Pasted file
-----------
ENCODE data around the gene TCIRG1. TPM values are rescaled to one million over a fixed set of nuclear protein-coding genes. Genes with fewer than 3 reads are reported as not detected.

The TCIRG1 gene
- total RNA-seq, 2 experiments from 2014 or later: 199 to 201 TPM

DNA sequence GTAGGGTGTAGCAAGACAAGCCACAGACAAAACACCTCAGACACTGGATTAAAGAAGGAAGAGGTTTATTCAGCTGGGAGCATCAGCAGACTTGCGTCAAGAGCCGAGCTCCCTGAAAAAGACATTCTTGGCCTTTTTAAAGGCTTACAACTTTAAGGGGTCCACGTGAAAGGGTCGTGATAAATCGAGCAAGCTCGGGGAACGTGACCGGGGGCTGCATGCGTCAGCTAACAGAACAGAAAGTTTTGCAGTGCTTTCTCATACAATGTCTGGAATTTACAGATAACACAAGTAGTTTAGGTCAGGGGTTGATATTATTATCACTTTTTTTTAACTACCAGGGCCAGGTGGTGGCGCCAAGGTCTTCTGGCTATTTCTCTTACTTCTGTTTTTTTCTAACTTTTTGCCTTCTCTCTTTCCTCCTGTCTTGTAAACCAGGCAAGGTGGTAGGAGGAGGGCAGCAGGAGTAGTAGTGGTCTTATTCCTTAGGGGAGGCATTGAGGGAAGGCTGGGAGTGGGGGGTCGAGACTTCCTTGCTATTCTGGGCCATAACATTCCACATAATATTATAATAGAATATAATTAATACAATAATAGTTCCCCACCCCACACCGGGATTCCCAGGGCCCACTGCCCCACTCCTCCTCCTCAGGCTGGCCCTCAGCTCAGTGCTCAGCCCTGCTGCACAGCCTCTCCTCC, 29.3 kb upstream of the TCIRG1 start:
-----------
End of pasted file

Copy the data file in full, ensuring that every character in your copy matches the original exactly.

ENCODE data around the gene TCIRG1. TPM values are rescaled to one million over a fixed set of nuclear protein-coding genes. Genes with fewer than 3 reads are reported as not detected.

The TCIRG1 gene
- total RNA-seq, 2 experiments from 2014 or later: 199 to 201 TPM

DNA sequence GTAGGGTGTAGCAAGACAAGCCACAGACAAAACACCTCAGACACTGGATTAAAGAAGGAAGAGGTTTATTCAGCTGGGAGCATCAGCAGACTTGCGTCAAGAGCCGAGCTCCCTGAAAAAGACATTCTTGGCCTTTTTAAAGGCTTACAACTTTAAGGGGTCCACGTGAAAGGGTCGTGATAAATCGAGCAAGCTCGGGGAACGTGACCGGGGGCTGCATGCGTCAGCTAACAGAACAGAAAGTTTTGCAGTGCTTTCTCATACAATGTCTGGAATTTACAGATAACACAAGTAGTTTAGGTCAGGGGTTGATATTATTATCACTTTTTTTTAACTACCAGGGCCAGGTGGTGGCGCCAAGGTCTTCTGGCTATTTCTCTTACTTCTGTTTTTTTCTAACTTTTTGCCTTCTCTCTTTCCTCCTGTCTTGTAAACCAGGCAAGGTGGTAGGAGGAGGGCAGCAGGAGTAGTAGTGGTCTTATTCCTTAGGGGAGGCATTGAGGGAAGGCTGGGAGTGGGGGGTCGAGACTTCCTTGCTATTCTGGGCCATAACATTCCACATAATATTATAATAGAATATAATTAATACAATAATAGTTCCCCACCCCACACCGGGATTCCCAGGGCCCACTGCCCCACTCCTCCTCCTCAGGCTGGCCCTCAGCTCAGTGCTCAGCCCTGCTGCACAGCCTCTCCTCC, 29.3 kb upstream of the TCIRG1 start: